UK Export Finance (UKEF) in collaboration with the Open Innovation Team and the University of Southampton has developed a proof of concept for issuing UK Government guarantees to support exporting on a blockchain.
What problem are we trying to solve?
At UK Export Finance our mission is to ensure that no viable British export fails for lack of finance or insurance, while operating at no net cost to the taxpayer. Blockchain networks present an opportunity to better serve the UK exporter with government backed trade finance products because these kinds of transactions require close collaboration between the banks and government.
The current model is a linear process that can result in inefficient back-and-forth of data reconciliating
With the current technical architecture, transaction information is held separately by both the bank and UKEF. This results in inefficient data reconciliation activity and means that the exporter has to wait for their application to go through the assessment processes of their bank first and then UKEF before they know whether they have been successful. Additionally, the exporter is reliant on their bank knowing about and efficiently using UKEF’s services to access the government support that they may be eligible for.
Blockchain solutions offer an alternative model for government collaborating with financial institutions. The blockchain technical architecture allows transaction partners (in this case UKEF and a bank) to work from a common, distributed ledger.
The model offered by blockchain technology provides a shared, distributed transaction ledger that all parties can use as a basis for their operations
Having considered the use-case for blockchain, the project team elected to develop a simplified bond support service. The prototype, built by Andrea Margheri at the University of Southampton, was structured based on the assumption that there would be three main actors in a bond support deal submitted to UKEF:
- The Exporter
- The Bank
Of the available trade finance focussed blockchain solutions, the team selected Corda as the technical solution upon which to base the prototype. The Corda blockchain framework is a solution designed for decentralised financial processes, offering transactional multi-actor distributed workflows. On top of typical blockchain data storage, it provides:
- user authentication;
- smart contract-based interactions;
- selective data visibility
This means that UKEF, the banks and the exporting business can control what data they want to share with the other parties in the transaction but hide data that could be commercially sensitive.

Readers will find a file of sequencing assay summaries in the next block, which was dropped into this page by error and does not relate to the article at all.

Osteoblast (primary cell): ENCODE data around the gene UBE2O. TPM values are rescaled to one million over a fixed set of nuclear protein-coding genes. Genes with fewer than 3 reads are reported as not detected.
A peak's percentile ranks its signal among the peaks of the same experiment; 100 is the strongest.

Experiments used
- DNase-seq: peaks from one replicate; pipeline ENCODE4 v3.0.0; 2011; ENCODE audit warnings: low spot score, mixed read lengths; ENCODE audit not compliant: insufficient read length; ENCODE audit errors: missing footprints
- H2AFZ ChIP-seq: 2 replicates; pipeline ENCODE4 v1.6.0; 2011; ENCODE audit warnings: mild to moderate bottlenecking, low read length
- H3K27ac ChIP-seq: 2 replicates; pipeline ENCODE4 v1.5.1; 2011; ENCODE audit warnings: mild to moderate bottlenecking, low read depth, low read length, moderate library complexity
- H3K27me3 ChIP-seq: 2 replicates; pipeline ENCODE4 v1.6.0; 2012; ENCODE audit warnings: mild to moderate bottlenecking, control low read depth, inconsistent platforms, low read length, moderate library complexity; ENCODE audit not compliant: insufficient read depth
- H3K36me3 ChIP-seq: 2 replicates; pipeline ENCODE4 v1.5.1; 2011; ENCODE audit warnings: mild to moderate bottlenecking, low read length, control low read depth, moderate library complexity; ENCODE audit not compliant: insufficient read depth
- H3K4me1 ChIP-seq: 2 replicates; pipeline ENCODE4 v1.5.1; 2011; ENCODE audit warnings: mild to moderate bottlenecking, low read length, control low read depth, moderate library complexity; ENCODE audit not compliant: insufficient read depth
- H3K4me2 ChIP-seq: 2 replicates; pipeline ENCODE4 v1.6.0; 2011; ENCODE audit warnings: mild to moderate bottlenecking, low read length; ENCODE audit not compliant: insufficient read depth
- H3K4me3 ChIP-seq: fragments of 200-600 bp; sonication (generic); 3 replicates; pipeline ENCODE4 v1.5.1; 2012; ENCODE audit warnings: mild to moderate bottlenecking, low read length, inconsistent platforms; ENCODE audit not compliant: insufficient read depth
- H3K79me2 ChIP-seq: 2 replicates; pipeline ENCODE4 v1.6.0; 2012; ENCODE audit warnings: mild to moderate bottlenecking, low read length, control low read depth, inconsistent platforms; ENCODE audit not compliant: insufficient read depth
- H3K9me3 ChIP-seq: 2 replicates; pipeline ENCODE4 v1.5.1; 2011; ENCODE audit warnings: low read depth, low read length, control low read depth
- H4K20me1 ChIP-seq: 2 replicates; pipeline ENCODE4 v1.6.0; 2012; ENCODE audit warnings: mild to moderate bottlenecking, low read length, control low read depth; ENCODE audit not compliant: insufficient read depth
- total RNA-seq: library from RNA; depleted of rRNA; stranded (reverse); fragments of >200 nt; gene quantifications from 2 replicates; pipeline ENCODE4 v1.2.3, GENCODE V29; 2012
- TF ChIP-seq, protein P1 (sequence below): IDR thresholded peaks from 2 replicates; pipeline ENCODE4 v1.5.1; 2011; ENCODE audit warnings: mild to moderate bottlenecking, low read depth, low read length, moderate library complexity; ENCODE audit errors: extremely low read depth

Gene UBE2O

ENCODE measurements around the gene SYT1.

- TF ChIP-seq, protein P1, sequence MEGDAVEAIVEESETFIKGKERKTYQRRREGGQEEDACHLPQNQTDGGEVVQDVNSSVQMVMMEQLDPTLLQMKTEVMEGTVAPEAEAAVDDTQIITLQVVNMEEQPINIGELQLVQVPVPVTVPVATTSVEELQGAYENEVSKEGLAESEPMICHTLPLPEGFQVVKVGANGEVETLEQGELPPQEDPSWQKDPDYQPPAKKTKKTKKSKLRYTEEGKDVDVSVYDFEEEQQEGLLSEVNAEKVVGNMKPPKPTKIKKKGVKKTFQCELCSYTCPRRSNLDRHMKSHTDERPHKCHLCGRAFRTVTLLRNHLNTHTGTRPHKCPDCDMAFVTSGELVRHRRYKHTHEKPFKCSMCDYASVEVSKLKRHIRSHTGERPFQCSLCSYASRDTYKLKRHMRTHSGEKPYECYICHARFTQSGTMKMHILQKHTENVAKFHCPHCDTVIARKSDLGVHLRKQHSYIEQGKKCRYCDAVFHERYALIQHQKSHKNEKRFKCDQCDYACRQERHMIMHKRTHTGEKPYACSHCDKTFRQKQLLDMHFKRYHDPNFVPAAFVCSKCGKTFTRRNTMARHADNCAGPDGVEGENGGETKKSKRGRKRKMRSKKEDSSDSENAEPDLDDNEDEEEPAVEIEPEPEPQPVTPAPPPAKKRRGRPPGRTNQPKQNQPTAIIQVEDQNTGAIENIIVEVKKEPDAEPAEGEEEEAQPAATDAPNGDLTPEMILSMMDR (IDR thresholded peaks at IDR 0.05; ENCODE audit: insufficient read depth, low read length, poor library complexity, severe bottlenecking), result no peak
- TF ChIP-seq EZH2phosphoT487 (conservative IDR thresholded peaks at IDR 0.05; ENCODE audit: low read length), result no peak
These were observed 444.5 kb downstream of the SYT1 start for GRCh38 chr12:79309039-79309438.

The prototype build allowed the exporter to enter an application for a bond with the bank. The bank and UKEF are made aware of this. The bank and UKEF could then perform their various credit and risk checks and make their decision on whether to support the application.
This presents the opportunity for UKEF to indicate whether the government will support the transaction. At present this will always occur after the initial application via the bank often resulting in inefficient back-and-forth between the bank and UKEF. The approach offered by the prototype means that UKEF could indicate that the department is willing to support the transaction earlier in the process.
The prototype demonstrates how a digital service built to this architecture can enable UKEF and banks to run more efficient operational flows. This could allow greatly reduced waiting times for UK businesses applying for crucial support to satisfy their export activities.
Why not simply deploy APIs to achieve similar benefits?
The significant benefits demonstrated by the blockchain prototype are derived by using a distributed ledger to enable earlier and more effective sharing of data between organisations. A natural question to ask, however, is could these same benefits not be realised using automated data flows between the banks and UK Export Finance? The answer to this is that it may be possible, and it may be the most appropriate solution in certain scenarios. However, creating effective APIs that will work for UKEF and all the banks we partner with to cover a variety of different transactions is not a trivial task. Blockchain technology is another tool in the box to help UKEF continue to improve the support it provides British exporters. The prototype project we delivered with the University of Southampton and the Open Innovation Team has given us the opportunity to build blockchain capability within the department and to better understand what the technology has to offer.
As UKEF continues to evolve its services to meet the challenges and grasp the opportunities of the future it is important that we continue to explore and understand emergent technologies.